One Dish Wonders


Having emerged out of the highly competitive New York foodie market in 2010, `One Dish Wonders' quickly made their way to the UK and continue to grow in popularity.

The One Dish Wonder concept is built on authenticity. Perfecting a single dish, or a short menu around the same ingredient, satisfies customers who choose their restaurants based on what they want to eat, as opposed to where they want to eat. Early adopters of this idea were focused on sweet goods (Crosstown Doughnuts, SNOG) however, the concept has now expanded to a wide range of savoury foods (Le Relais de Venise, and more recently eggslut (seen above). Burger & Lobster was one of the first to open in 2011, and now has nine London restaurants and has just three menu options: a burger served bloody, a whole lobster and a lobster roll.

One Dish Wonder restaurants are very conducive to a food court environment, the popularity of which was discussed in ‘Multiple Choice’ a couple of weeks ago. Retail landlords are looking to find more flexible and experiential uses of space in shopping centres, and One Dish Wonders are particularly advantageous in that format. The occupier reaps the benefit of being in a high footfall food court location, with reduced overheads and minimal direct competition (due to the variety of dishes).

Additionally, the landlord can factor in flexible leases to encourage occupier churn and keep the offer exciting for visitors.

Building upon the unique dining experience, these concepts also make a compelling business case. A more limited and specialised menu enables more precise stock planning and reduces storage space. This has a material impact on the costs of starting a new business, reducing barriers to entry for entrepreneurs.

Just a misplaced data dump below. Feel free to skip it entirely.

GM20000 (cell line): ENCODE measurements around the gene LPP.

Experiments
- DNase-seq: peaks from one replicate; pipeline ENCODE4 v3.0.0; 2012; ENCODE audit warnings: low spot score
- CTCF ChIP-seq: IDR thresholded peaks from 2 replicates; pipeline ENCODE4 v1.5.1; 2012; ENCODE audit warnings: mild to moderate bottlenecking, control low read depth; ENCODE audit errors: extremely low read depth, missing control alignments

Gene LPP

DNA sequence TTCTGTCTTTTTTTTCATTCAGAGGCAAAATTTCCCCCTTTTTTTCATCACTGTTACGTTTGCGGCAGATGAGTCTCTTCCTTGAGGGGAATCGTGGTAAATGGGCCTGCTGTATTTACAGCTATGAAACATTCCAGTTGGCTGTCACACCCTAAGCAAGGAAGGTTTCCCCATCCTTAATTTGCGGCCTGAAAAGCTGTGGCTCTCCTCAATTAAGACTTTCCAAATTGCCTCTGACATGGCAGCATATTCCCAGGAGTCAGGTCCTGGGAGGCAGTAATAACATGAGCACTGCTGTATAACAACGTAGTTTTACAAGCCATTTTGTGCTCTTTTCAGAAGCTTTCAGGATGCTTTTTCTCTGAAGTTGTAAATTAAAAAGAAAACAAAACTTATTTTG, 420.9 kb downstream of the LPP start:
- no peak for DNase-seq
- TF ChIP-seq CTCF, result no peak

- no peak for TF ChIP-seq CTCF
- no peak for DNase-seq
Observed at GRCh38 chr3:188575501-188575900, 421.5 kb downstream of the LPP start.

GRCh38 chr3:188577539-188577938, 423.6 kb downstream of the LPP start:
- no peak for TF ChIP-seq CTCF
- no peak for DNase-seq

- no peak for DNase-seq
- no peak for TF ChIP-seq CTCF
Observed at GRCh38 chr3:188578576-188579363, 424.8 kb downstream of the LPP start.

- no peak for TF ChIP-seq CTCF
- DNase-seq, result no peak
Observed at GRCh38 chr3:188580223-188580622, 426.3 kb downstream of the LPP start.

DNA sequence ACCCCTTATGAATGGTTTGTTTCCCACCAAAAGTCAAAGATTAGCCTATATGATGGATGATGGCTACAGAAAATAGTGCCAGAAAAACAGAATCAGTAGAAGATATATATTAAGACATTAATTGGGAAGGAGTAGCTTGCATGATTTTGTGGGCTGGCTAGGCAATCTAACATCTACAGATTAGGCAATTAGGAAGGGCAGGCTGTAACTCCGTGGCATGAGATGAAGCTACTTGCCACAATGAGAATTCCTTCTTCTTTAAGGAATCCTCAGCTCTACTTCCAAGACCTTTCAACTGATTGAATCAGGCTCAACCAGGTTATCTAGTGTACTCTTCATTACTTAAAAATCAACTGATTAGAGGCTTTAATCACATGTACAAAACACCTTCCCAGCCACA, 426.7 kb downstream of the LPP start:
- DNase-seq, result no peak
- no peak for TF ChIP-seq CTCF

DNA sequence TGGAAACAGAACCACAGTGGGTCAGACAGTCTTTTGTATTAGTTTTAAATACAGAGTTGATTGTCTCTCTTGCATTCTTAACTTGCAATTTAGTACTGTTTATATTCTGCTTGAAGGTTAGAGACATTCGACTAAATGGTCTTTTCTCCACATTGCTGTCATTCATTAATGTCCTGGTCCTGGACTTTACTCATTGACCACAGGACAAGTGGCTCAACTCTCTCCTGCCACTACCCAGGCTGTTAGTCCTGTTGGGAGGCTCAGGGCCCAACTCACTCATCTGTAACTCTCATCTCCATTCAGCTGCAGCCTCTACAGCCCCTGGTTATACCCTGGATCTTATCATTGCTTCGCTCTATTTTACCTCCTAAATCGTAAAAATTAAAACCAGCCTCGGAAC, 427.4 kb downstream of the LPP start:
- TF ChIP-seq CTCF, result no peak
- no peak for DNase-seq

Crosstown Doughnuts and eggslut are two notable occupiers in this market. The former established itself in Soho in 2015 before growing to 11 units and 9 market stalls in 2019. In contrast, the latter is an emerging brand in the UK, due to open its first store in August. This follows on from a successful launch in a food truck at the home of one dish wonders, New York City. Both restaurants have based their concept on two key strategies; inexpensive raw materials and a strong social media presence. This means that they can capitalise on significant margins (protecting them from the volatility of property costs and the labour market, not to mention Brexit), and raise awareness inexpensively by generating a strong social media following behind the brand.

With a sure but steady rise in popularity, the One Dish Wonder is becoming commonplace in the UK’s major cities, however, it will be interesting to see if this trend can capture the hearts of shoppers at the UK’s secondary shopping destinations, where crowd pleasing casual dining reigns supreme.

Natasha Hewitt